One thing I did learn is that there’s only one cast for each show — and right now, there are nine different Cirque du Soleil productions, some on tour and some ‘sitting’ (like ‘O’ at the Bellagio and the new ‘Zumanity’ at New York-New York). The order of acts may change at any time, depending on injuries or illness (for more detail on the Cirque, see my interview on Full Focus, time and date below).
In each Cirque show, the special effects are awe-inspiring, the costumes are breathtaking. The characters speak an invented language, which is pretty amusing at times (more so than the clowns, I’d say). Overall, there’s plenty of eye-popping, jaw-dropping action for all.
Wanna hear the behind-the scenes scoop on Varekai and Arthur Miller’s “Resurrection Blues?” Tune in to ‘Full Focus’ this Thursday, April 8 on KPBS-TV (channel 15/cable 11) at 6:30 and 11:30pm. As guest host, I’ll be interviewing fascinating folks from both shows. Be there!
And now, for THIS WEEK’S ‘DON’T MISS’ LIST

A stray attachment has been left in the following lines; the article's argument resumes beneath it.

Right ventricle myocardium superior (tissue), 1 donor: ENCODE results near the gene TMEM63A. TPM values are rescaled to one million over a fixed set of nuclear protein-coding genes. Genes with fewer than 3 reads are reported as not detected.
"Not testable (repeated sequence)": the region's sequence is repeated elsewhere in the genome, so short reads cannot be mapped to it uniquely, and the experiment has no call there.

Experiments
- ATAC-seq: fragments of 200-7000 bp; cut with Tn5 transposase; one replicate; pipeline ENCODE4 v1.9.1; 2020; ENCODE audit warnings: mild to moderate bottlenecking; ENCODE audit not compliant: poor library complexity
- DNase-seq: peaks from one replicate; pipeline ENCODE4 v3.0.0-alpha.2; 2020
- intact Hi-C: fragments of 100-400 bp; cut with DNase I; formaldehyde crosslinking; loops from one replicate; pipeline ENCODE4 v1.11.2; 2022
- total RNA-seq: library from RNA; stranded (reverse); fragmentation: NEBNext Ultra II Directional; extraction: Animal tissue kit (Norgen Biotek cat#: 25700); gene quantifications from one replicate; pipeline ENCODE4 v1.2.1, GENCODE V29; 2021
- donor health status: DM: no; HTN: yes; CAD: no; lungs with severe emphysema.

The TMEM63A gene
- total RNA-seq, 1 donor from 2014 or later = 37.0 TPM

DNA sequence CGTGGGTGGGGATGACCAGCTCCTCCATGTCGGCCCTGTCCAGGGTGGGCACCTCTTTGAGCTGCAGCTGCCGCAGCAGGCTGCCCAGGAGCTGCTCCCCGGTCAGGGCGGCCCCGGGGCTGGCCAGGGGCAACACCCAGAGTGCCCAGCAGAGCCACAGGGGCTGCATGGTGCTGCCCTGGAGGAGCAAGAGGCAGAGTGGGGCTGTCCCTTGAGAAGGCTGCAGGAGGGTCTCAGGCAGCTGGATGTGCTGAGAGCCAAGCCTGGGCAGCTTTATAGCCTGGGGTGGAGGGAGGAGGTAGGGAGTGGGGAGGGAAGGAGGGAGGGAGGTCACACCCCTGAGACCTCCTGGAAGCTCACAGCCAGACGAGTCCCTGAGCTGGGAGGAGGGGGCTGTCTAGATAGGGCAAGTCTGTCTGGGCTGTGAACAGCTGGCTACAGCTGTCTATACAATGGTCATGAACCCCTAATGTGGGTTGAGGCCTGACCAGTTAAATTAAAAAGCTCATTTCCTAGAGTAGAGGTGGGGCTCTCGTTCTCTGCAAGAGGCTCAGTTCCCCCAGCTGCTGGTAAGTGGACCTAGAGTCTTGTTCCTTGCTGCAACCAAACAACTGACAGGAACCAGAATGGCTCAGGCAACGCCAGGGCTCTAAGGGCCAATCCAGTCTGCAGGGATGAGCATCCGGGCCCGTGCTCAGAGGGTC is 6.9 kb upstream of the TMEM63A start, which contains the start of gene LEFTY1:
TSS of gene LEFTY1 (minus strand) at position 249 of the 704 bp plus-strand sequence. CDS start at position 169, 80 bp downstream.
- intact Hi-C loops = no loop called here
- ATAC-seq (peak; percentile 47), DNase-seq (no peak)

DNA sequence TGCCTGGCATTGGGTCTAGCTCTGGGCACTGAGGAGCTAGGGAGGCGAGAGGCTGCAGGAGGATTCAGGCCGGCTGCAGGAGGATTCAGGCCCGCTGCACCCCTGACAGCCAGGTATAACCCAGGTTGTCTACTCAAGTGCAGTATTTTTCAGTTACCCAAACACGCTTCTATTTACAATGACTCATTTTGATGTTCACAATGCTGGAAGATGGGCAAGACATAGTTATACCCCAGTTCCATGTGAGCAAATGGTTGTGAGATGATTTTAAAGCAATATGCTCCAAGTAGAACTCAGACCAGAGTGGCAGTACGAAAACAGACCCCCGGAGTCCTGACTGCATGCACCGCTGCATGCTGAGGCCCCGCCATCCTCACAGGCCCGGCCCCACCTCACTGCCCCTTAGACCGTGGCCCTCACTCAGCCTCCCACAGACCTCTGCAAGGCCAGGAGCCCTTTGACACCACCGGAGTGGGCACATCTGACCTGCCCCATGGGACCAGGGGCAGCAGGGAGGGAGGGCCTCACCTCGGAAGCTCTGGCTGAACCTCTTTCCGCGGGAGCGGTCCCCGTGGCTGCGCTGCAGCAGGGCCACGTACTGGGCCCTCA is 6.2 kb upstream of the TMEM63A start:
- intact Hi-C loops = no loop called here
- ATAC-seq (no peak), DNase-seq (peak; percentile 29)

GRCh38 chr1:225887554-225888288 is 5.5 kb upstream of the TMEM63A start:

“Still Life” — intense drama, powerful performances. New Village Arts (at Jazzercize, Carlsbad) through April 17.
“The Gingerbread Lady” — wonderful ensemble work, delicious performances; serious Simon; Renaissance theatre at Cygnet; through April 25.
“M. Butterfly” — the most amazing (true) story ever told! Excellently co-produced by Diversionary and Asian American Rep; at Diversionary Theatre, through May 8
“Two Sisters and a Piano” — passion and politics from Pulitzer Prize-winner Nilo Cruz; steamy story, provocative performances; on the Globe’s Cassius Carter Centre Stage, through April 11
The days are longer now; plenty of time to play before you head indoors to put a little drama in your life…
©2004 Patté Productions Inc.